Andy Serkis's Breathe is a haunting reminder of the pre-vaccine era

Edward Parker

A polio patient in an iron lung, 1940. Shutterstock/Everett Historical

It is humbling to think that a disease once responsible for the paralysis of many thousands of children each year is now safely contained within the realm of period drama.

This week sees the release of Breathe, the directorial debut of Andy Serkis. The film charts the remarkable true story of British disability rights activist Robin Cavendish – sensitively portrayed by actor Andrew Garfield – who pioneered technologies to promote the independence of the paralysed after being struck down by polio himself in 1958.

Polio is a highly contagious virus that is typically transmitted by person-to-person contact, or via exposure to contaminated food or water. Most individuals exhibit no symptoms or a few days of flu-like illness. But roughly once in every 200 infections, the virus spreads from the gut to the central nervous system, where the destruction of nerve cells gives rise to paralysis. In these cases, the prognosis varies widely. Although there is no cure for polio, some individuals recover fully with supportive treatment. Others are less fortunate, suffering permanent disability or death.

Breathe is in turns funny, inspiring and deeply moving. But it is the devastating effects of polio that linger longest once the end credits have rolled. One moment, Cavendish is an athletic young man whose skills on the tennis court are the envy of his peers. The next, he is paralysed from the neck down, never to walk again. He later visits a ward full of people in iron lungs – coffin-like contraptions that provided artificial respiration for the worst-affected polio victims. “Why do you keep your disabled people in prison?” is Cavendish’s blunt response. It is a haunting scene.

How polio paralysed the world

At its height in the 1940s and 1950s, polio was a terrible blight on society. People lived in fear of the annual summer epidemics of paralysis, which predominantly affected children. The sight of hospital wards lined with iron lungs was commonplace. One particularly severe epidemic in 1947 caused more than 7,000 cases of paralysis and more than 600 deaths in England and Wales alone.

The tide eventually turned after the development of two effective polio vaccines: one injected and one oral. Since their introduction in the 1950s and 1960s, progress to extinguish polio has been steady but sure. The Americas were certified polio-free in 1994, and Europe followed in 2002. As recently as the early 1990s, polio caused between 500 and 1,000 cases each day in India, but the country has been free of polio since 2011.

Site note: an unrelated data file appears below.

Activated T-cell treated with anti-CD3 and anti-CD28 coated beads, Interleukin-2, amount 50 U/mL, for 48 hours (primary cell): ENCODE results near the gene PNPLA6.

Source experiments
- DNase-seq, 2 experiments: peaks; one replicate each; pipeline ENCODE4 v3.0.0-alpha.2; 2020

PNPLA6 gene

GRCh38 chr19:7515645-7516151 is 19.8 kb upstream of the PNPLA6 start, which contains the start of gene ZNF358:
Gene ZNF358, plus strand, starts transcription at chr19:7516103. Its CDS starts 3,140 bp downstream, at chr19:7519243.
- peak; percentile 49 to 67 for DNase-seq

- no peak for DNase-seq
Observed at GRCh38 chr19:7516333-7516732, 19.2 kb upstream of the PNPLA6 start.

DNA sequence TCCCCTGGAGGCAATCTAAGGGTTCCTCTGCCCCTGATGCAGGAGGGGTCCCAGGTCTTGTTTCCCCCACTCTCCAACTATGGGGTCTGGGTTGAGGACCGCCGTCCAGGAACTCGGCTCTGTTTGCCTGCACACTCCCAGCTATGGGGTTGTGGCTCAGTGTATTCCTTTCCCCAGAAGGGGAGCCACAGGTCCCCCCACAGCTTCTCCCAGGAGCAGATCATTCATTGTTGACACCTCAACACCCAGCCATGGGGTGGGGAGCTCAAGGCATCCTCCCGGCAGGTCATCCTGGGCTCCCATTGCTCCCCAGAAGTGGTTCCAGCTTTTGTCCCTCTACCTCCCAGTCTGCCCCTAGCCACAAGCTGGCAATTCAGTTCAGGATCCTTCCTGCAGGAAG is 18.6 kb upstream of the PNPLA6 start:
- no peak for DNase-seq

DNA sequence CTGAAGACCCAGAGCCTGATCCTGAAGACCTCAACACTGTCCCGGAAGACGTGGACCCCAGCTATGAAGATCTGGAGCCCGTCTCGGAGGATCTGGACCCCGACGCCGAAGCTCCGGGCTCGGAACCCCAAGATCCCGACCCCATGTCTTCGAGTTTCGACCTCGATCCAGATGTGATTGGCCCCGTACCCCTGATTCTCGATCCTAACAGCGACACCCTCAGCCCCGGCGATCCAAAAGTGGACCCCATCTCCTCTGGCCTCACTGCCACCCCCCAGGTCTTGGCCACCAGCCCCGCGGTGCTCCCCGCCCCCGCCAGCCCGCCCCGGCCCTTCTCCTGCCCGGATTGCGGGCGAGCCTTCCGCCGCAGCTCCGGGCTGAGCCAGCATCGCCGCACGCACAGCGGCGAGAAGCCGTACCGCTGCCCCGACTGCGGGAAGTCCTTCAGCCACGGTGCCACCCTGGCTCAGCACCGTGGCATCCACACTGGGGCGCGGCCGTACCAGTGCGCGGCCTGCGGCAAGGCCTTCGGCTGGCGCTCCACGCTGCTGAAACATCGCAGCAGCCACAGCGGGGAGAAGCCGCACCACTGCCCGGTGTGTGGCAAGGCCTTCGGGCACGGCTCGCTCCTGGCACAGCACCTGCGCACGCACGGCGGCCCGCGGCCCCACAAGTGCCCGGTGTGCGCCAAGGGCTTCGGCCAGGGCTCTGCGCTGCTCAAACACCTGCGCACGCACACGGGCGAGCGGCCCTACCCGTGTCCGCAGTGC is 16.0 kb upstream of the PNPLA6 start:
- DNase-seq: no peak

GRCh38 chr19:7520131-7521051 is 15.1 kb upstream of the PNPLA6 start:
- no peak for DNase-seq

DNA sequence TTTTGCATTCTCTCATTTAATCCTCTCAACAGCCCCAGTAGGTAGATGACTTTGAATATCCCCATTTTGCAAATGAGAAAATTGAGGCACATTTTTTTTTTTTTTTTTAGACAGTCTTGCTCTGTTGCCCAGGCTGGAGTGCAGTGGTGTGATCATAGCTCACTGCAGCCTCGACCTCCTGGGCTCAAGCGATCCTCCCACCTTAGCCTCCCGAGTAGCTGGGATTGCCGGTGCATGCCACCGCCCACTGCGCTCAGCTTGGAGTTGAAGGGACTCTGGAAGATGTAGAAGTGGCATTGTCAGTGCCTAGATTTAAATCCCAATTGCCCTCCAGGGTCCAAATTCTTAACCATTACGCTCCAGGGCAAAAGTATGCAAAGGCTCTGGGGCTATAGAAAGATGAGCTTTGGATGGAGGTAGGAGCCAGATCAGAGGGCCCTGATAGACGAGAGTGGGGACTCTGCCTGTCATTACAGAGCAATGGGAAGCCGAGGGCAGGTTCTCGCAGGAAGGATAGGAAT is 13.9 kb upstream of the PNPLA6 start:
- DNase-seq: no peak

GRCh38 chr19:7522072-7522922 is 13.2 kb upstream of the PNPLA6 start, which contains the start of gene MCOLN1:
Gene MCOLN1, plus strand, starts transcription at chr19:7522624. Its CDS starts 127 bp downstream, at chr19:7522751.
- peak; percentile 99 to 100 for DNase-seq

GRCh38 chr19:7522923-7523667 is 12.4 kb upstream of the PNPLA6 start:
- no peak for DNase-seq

Though polio has not been totally eradicated globally, the world is on the brink of one of the great landmarks in medical history. The disease is at present largely restricted to Pakistan, Afghanistan, and Nigeria – and 2017 is on track for a record low, with just 12 cases of paralysis due to wild poliovirus so far.

With each year that passes, the fear that once surrounded polio subsides. It is hard to truly appreciate the sense of dread that accompanied the first cases of an epidemic – or the anxiety of a parent hoping to shelter their child from an invisible viral menace.

Eradicating viruses

Other diseases have followed a similar fate to polio thanks to vaccinations. Rubella – also known as German measles – is a virus capable of causing miscarriage, stillbirth, or severe birth impairments when it infects pregnant women. Before a vaccine was available, 200-300 infants with congenital rubella syndrome were born in the UK each year. Since the introduction of the MMR vaccine in 1988, rubella has become extremely rare – there have been just eight confirmed in the UK since 2013, for instance.

More examples abound. In addition to polio and rubella, routine vaccination currently protects children against diphtheria, tetanus, whooping cough, Hib disease (Haemophilus influenzae type B), rotavirus, measles and mumps. All are potentially life-threatening illnesses that have dwindled at the hand of effective vaccination.

But vaccines can be a victim of their own success. When the emotional threat of a disease is lost, vaccination can feel more like a lifestyle choice than a life-saving precaution. Such complacency is severely misplaced. Vaccine-preventable diseases are tenacious beasts, adept at reigniting if immunisation rates drop.

The resurgence of measles in the UK following the MMR vaccine scare is testament to this – in 2016 the disease caused more than 500 cases in England and Wales. Recent news that the UK has crossed the WHO target of immunising at least 95% of children with at least one MMR dose by their fifth birthday is long overdue.

Any sense of safety is also a privilege of geography. While vaccine-preventable diseases may have dwindled in the UK, many continue to plague the poorest regions of the world. The WHO estimates that more than 100,000 infants are born with congenital rubella syndrome each year. And, as recently as 2015, measles caused an estimated 134,200 deaths globally – one every four minutes.

Breathe offers a timely reminder that the diseases we vaccinate against have the potential to devastate lives. When we take vaccination for granted, we do so at our peril.

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Edward Parker receives funding from the Medical Research Council.